a. The district court rejected appellant's challenge with respect to the film itself on the ground that the film is the functional equivalent of express advocacy. J.S. App. 12a-15a. The court stated that the film "is suscep tible of no other interpretation than to inform the elec torate that Senator Clinton is unfit for office, that the United States would be a dangerous place in a President Hillary Clinton world, and that viewers should vote against her." Id. at 13a. The court held that, under McConnell and WRTL, the film may constitutionally be subject to BCRA's corporate financing restriction. Id. at 15a.
b. The district court also rejected appellant's conten tion that BCRA's reporting and disclaimer provisions are unconstitutional as applied to appellant's proposed advertisements. J.S. App. 15a-19a. The court explained that this Court in McConnell had upheld those provi sions "for the 'entire range of electioneering communi cations' set forth in the statute." Id. at 17a (quoting McConnell, 540 U.S. at 196). The court rejected appel lant's contention that this aspect of McConnell had been superseded by WRTL, stating that "[t]he only issue in [WRTL] was whether speech that did not constitute the functional equivalent of express advocacy could be banned during the relevant pre-election period." Ibid. The district court also observed that, in various con texts, this Court "has written approvingly of disclosure provisions triggered by political speech even though the speech itself was constitutionally protected under the First Amendment." Id. at 18a.
The district court recognized that this Court in McConnell had "suggest[ed] one circumstance in which the requirement to disclose donors might be unconstitu tional as-applied-if disclosure would lead to reprisals and thus 'impose an unconstitutional burden on the free dom to associate in support of a particular cause.'" J.S. App. 18a (quoting McConnell, 540 U.S. at 198). The court explained, however, that while appellant's "memo randum in support of its motion [for a preliminary in junction] states that there may be reprisals," appellant had "presented no evidence to back up this bald asser tion." Id. at 18a-19a. The court observed that appellant "is thus in a similar position as the parties in McConnell who made the same assertion but presented no specific evidentiary support." Id. at 19a.
The district court correctly granted the Commis sion's motion for summary judgment, and that decision rests on a straightforward application of settled legal principles. The appeal should therefore be dismissed for lack of a substantial federal question. In the alternative, the judgment of the district court should be affirmed.1
1. In McConnell, eight Members of this Court-in cluding three Justices who would have held Section 203's prohibition on the use of corporate treasury funds for "electioneering communications" to be unconstitutional on its face-agreed that the reporting and disclaimer requirements applicable to such communications are facially valid. See pp. 5-7, supra. In particular, the opinion for the Court stated that "Buckley amply sup ports application of [FECA's] disclosure requirements to the entire range of 'electioneering communications.'" 540 U.S. at 196. That holding controls this case.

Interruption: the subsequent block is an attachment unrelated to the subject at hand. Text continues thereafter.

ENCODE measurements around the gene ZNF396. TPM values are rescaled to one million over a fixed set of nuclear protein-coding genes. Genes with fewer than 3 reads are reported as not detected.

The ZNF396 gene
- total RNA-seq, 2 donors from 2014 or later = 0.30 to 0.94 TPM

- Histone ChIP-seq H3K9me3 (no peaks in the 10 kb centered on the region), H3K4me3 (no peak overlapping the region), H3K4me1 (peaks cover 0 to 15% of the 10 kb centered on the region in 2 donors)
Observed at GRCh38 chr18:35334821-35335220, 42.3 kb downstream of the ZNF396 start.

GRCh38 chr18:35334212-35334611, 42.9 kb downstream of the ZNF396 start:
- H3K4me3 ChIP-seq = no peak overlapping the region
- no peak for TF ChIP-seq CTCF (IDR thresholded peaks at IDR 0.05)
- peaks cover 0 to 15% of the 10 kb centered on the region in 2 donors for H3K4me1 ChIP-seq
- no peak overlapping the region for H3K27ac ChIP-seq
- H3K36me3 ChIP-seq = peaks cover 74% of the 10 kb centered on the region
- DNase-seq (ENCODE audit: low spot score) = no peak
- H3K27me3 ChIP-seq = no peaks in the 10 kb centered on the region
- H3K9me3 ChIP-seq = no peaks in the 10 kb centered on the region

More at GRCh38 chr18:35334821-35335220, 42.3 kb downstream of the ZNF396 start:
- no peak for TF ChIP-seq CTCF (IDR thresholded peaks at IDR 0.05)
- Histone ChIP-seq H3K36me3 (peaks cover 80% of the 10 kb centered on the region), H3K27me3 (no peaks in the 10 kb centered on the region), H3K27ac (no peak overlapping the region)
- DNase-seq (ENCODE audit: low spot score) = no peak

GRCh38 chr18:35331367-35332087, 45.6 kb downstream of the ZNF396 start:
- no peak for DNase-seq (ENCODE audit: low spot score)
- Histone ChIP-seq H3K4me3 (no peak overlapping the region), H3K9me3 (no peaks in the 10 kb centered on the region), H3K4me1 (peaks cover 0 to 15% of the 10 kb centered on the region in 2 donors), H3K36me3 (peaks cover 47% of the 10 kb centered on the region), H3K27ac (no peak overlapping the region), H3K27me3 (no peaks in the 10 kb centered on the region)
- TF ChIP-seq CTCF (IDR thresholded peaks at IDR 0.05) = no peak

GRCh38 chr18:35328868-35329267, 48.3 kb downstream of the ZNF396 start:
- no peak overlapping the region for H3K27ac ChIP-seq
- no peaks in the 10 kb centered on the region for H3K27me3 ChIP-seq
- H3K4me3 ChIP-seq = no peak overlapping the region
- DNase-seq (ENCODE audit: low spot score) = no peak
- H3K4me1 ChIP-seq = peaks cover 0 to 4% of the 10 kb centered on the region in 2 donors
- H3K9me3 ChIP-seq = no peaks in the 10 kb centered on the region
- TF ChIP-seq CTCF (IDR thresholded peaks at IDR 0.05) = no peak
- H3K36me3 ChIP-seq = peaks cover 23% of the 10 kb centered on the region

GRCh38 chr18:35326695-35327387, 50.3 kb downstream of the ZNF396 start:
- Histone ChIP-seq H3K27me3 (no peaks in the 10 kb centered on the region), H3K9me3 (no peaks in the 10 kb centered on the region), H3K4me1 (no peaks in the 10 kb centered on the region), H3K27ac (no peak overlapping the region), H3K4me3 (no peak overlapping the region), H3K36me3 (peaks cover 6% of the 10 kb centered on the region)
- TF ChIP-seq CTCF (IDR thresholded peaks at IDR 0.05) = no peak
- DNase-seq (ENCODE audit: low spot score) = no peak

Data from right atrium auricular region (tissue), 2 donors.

Contrary to appellant's suggestion (J.S. 15-16), the government does not contend that McConnell precludes all as-applied challenges to BCRA's reporting and dis claimer requirements. The Court in McConnell made clear that as-applied challenges are available, stating that the Court's "rejection of plaintiffs' facial challenge to the requirement to disclose individual donors does not foreclose possible future challenges to particular appli cations of that requirement." 540 U.S. at 199. The Court further explained that, to succeed in such an as- applied challenge, a plaintiff must demonstrate a "rea sonable probability" that the forced disclosures "would subject identified persons to 'threats, harassment, and reprisals.'" Id. at 198-199 (quoting Brown, 459 U.S. at 100). The Court observed that, although some plaintiffs had expressed concern that disclosure might lead to such harms, no plaintiff-including appellant-had made a sufficient evidentiary showing that those injuries were actually likely to occur. Id. at 199.2 The Court's statement in McConnell that BCRA's reporting require ments may constitutionally be applied "to the entire range of 'electioneering communications,'" 540 U.S. at 196, combined with the Court's express recognition that those requirements are subject to a different sort of as- applied challenge, id. at 199, strongly suggests that the Court did not contemplate as-applied challenges based solely on the content of the relevant communication.
Similarly, in the instant case, the district court did not read McConnell as foreclosing all as-applied chal lenges to BCRA's reporting and disclaimer require ments. To the contrary, the district court specifically noted that "[t]he McConnell Court did suggest one cir cumstance in which the requirement to disclose donors might be unconstitutional as-applied-if disclosure would lead to reprisals." J.S. App. 18a. The district court concluded, however, that appellant could not pre vail in such an as-applied challenge because appellant (like the plaintiffs in McConnell) had raised the possibil ity of reprisals but had offered no evidence to support that concern. Ibid.3 In this Court, appellant does not contend that the district court overlooked any record evidence showing a genuine burden.